Saturday, February 26, 2005
The religious bigots are at it again, and this time it's closer to home. Iqbal Sacranie, leader of the Muslim Council of Britain, recently wrote to Charles Kennedy threatening to withdraw Muslim votes from the Liberal Democrats unless the party drops its opposition to the incitement to religious hatred law.
I posted last week about Kennedy's alarming concessions to the religious lobby. It is now clearer where the pressure is coming from.
Here is the National Secular Society report in full:
Recent reports of the Liberal Democrats apparently making a bid for the religious vote, especially the minority religious vote, have left many secularists in a political wilderness. Most [letters the NSS has recently received on this topic from its members] are from those who had abandoned New Labour and had been counting on the Liberal Democrats, or were disillusioned LibDem supporters.I sincerely hope that Charles Kennedy continues to back Evan Harris and that he has the balls to tell Mr. Sacranie where he can shove his Muslim votes.
Keith Porteous Wood [Executive Director of the NSS] has written to Charles Kennedy as Leader of the Liberal Democrats, urging him to resist the pressure being applied to the party by the Muslim Council of Britain, whose leader Iqbal Sacranie was reported last week to be threatening to withdraw Muslim votes from the party unless the Lib Dems came down more clearly in favour of the incitement to religious hatred law.
In a letter to Kennedy, Mr Sacranie attacked the "mixed messages" and "misinformation emanating from the party" over government legislative proposals to ban incitement to religious hatred. "All of this has the potential to not only undermine the very important dialogue your party is trying to engage with the Muslim community, but also seriously put at risk the support your party has undeniably gained from British Muslims due to your principled opposition to the Iraq war," he wrote.
It is thought that Mr Sacranie is referring to the activities of Lib Dem MP and NSS honorary associate Dr Evan Harris, who has been a leading figure in the campaign against the proposed incitement law.
The Lib Dem victory in the Leicester South by-election last year was contributed largely to Muslim voters switching from Labour after the war. The Government has since been trying hard to get the community support back by promising measures that included a law against inciting religious hatred. Sacranie claimed that the fate of at least 25 seats would depend on Muslim voters.
Keith Porteous Wood pointed out that the policies being advocated by the bloc’s leaders are generally those that they personally want and that these leaders are often not democratically elected and, we suspect in many cases, are not representative of those for whom they purport to speak. There was no evidence that Mr Sacranie can command the Muslim vote in the way he seems to imagine.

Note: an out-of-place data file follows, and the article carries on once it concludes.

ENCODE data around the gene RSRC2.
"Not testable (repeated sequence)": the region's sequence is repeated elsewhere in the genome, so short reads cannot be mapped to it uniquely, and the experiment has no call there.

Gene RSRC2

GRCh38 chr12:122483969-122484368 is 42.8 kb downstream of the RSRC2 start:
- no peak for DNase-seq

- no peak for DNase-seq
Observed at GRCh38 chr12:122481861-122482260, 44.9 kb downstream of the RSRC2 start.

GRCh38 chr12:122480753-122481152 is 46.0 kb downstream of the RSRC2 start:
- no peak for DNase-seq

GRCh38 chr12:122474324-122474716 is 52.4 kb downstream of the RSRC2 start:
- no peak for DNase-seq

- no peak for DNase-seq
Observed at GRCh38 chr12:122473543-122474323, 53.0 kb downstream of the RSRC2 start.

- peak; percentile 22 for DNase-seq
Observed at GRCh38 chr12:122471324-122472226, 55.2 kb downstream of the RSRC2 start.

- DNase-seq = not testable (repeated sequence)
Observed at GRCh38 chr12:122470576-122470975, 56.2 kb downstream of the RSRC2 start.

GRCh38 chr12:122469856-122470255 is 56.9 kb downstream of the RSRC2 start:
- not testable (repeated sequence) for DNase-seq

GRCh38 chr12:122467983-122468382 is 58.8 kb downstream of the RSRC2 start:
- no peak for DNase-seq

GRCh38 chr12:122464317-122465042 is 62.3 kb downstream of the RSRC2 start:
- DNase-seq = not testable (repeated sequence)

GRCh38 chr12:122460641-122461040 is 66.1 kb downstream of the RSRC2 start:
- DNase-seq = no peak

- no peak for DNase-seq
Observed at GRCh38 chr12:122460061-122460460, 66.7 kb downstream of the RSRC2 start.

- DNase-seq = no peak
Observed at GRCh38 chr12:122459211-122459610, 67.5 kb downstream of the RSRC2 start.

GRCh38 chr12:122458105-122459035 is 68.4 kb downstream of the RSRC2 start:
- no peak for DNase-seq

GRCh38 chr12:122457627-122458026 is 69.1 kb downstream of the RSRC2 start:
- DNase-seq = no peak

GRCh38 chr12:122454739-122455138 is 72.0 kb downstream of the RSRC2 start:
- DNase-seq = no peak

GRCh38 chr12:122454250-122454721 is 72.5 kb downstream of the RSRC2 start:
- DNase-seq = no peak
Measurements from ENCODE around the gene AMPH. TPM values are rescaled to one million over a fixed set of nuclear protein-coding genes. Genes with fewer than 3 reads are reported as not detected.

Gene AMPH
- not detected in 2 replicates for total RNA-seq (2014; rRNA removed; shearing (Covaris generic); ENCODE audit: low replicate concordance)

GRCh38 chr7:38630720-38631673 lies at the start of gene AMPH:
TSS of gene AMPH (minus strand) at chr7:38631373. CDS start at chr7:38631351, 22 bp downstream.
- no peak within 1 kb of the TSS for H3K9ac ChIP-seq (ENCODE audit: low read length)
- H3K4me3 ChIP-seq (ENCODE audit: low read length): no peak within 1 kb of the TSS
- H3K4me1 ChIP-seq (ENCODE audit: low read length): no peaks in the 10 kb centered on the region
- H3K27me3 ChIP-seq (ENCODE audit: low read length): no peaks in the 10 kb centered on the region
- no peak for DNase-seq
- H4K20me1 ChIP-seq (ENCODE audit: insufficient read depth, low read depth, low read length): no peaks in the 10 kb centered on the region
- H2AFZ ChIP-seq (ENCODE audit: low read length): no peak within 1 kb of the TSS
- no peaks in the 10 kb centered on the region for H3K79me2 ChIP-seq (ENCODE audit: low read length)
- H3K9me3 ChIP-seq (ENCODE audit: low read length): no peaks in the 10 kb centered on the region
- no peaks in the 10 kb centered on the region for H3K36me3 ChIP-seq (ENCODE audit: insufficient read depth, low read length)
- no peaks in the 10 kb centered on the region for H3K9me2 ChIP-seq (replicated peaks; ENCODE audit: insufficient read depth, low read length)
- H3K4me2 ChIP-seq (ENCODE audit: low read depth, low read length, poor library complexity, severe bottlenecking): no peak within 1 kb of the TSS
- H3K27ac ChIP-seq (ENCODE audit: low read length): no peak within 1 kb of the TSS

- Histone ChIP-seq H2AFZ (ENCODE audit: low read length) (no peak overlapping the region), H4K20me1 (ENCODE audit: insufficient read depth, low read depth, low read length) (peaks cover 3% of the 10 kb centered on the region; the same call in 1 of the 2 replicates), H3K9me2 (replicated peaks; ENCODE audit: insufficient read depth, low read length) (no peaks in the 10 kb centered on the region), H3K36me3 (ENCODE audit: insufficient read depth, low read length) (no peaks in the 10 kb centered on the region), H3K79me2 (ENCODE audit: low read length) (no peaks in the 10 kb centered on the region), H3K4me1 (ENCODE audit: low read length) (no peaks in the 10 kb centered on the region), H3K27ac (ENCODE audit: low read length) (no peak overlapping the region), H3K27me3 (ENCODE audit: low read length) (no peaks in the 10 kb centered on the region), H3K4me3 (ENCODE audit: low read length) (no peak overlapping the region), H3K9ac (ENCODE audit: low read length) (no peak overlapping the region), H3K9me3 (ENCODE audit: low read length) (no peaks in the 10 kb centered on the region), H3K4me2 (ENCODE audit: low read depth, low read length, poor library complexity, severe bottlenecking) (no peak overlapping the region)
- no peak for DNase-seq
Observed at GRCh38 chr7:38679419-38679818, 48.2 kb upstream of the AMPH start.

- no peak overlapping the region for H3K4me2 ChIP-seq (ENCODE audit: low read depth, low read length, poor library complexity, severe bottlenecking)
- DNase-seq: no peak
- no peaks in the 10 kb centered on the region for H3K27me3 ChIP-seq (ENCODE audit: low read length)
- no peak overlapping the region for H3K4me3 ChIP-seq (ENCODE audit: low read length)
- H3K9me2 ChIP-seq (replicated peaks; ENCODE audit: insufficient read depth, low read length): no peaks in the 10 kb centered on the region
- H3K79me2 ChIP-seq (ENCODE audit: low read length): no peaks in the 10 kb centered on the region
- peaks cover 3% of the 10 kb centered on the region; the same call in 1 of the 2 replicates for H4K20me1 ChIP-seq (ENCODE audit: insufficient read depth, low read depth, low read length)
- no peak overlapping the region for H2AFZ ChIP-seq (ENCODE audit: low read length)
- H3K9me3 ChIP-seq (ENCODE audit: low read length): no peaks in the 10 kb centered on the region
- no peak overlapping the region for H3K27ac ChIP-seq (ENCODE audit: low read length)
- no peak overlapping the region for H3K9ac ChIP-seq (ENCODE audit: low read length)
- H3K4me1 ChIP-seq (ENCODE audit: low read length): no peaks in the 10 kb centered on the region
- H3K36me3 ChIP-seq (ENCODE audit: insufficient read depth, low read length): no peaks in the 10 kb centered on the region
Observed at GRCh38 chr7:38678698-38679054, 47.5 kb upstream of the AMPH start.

Keith suggested that the growing visibility of minority religious groups — and, indeed, Christian organisations such as the Evangelical Alliance and even Christian Voice — could lead politicians to over-estimate the importance to the electorate of religion, and hence religious stances. He drew Mr Kennedy’s attention to the Home Office’s Research Study 274 which "gives some useful objective guidance: it ranked religion as being only the ninth most important component of their self-identity for the population in England and Wales, albeit those in minority ethnic groups rank it rather higher".
He also urged Mr Kennedy to consider the small numbers involved of minority faiths. "The democratic process can be damaged if a religious bloc, particularly a relatively small one as in this case, is able to gain disproportionate influence by suggesting it has influence over voters and securing advantages from this, sometimes even from more than one party. According to the latest Census, at 15% there were three times as many 'no-religion' voters as all of the minority faiths combined. The true multiple is rather higher because many of those who comprised the 72% who identified themselves as 'Christian' are simply cultural Christians whose affiliation is purely nominal."
Keith concluded by hoping that "your party will continue to stand out to defend freedom of expression, which is so important to a healthily functioning democracy."